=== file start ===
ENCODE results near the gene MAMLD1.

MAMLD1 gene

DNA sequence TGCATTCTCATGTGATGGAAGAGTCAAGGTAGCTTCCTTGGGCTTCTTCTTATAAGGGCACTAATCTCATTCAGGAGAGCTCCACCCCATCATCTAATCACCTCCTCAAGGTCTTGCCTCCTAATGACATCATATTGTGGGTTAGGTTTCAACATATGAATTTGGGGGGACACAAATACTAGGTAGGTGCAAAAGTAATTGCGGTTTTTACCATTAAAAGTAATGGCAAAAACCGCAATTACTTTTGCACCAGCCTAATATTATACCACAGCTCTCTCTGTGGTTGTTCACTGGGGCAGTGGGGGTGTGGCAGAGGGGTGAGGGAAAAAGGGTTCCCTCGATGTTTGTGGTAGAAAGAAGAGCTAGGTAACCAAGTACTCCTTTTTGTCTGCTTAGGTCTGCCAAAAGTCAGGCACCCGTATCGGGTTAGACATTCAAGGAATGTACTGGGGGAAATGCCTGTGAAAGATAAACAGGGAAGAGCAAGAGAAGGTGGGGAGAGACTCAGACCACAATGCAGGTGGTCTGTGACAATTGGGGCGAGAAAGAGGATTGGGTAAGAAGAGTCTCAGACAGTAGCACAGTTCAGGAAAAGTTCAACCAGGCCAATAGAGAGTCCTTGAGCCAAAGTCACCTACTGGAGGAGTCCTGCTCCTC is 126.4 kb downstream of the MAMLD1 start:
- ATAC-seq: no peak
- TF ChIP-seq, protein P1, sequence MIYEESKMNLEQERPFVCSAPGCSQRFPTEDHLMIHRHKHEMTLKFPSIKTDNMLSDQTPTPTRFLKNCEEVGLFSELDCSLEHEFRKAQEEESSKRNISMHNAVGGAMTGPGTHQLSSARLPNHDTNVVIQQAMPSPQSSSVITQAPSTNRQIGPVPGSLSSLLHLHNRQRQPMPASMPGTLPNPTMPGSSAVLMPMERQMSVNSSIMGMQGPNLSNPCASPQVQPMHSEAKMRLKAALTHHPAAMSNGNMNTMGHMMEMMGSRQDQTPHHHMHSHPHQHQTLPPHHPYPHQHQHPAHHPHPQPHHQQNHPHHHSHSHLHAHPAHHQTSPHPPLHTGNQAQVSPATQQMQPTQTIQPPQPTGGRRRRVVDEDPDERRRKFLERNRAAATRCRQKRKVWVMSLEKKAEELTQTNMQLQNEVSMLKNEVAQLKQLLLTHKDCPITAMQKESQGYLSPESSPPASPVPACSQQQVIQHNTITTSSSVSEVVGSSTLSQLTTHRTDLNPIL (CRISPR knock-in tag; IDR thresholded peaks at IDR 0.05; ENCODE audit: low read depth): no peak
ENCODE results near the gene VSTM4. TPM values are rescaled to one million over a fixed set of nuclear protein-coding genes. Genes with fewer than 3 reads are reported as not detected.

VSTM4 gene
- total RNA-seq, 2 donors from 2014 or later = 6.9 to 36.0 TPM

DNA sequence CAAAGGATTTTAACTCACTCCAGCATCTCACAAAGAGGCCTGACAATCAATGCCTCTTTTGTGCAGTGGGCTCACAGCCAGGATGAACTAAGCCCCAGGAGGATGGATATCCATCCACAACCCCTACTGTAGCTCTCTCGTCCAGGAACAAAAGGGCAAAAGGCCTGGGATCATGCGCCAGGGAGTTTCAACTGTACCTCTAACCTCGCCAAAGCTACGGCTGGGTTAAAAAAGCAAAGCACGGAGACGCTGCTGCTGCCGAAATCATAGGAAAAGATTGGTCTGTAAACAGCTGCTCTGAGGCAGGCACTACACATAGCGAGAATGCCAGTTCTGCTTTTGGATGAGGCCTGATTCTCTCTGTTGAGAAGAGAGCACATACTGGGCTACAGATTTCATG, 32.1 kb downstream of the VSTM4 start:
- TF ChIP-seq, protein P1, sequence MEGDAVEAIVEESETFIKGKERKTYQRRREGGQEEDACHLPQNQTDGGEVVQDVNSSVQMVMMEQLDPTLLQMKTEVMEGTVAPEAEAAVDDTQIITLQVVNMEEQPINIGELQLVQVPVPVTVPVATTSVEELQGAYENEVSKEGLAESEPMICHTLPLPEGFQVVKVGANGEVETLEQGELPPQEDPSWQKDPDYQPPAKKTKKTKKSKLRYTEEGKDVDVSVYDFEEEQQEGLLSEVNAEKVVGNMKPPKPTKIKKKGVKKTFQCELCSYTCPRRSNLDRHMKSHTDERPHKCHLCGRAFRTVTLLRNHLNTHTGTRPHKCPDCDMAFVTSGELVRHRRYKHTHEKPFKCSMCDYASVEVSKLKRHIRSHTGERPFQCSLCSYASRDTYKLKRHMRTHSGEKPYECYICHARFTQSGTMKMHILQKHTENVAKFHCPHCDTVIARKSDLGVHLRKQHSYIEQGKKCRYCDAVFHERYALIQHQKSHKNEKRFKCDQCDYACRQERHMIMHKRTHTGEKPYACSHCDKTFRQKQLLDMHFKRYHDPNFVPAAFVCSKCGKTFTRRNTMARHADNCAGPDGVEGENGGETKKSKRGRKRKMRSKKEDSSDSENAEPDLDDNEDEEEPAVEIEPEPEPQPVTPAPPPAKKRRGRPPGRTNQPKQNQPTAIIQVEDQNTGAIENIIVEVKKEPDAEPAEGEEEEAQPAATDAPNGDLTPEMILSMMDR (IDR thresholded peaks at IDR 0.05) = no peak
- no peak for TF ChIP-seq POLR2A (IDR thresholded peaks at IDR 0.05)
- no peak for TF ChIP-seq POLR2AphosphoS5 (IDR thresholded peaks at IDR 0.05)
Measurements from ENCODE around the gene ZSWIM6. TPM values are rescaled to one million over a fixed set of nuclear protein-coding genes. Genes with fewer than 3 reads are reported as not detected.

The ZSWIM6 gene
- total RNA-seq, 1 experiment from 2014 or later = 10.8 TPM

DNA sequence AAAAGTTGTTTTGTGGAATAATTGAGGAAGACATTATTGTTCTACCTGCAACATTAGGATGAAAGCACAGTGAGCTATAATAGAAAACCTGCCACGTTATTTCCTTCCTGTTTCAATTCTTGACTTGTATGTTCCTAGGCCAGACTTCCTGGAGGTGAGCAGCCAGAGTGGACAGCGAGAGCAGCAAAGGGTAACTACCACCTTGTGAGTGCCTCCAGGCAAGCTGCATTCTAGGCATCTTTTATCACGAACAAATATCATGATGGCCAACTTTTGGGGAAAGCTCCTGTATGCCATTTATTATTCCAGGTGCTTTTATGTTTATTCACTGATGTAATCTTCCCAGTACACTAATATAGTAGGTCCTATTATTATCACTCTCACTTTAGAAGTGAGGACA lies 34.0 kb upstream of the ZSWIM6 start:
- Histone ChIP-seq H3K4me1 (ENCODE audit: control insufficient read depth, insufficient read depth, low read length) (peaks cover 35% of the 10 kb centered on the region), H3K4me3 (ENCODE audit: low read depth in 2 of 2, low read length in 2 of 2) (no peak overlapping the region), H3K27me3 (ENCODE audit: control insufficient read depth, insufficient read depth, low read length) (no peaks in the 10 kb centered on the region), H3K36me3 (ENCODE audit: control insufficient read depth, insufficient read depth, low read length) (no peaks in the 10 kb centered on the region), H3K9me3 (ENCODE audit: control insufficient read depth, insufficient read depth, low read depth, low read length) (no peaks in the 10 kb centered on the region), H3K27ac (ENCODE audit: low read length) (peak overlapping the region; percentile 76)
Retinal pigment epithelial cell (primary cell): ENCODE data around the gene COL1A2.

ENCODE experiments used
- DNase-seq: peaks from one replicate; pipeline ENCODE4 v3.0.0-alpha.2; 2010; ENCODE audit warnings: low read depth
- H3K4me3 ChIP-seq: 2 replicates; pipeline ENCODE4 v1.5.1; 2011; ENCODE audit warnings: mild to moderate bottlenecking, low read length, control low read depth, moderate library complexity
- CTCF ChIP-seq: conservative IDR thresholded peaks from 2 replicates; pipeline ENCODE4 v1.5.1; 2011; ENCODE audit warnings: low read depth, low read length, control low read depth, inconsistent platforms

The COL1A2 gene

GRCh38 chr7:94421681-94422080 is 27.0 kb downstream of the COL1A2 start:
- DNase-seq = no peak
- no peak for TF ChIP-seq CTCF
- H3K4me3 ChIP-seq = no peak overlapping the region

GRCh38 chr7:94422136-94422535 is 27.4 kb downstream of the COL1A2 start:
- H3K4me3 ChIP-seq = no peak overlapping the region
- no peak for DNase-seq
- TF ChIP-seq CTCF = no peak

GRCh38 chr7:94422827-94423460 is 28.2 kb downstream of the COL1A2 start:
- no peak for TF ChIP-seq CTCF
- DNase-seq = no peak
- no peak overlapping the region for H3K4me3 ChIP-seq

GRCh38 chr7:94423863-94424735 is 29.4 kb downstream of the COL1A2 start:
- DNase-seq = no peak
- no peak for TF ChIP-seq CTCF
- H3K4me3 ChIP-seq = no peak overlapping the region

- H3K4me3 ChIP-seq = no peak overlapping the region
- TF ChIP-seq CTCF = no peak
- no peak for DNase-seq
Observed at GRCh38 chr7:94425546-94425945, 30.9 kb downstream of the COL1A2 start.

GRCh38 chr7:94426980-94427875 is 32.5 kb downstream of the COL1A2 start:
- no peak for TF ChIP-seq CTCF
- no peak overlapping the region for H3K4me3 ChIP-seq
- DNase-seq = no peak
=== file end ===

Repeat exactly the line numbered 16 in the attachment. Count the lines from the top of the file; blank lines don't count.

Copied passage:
DNA sequence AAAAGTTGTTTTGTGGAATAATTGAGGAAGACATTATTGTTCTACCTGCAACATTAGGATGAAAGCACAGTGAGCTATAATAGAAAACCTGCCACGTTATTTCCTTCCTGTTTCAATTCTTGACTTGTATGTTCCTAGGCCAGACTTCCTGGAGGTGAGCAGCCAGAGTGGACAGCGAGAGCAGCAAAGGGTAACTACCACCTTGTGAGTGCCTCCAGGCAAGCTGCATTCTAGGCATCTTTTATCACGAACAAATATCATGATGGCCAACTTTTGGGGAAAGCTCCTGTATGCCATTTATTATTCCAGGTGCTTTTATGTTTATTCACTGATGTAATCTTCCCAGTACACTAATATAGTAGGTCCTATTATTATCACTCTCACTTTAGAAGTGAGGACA lies 34.0 kb upstream of the ZSWIM6 start: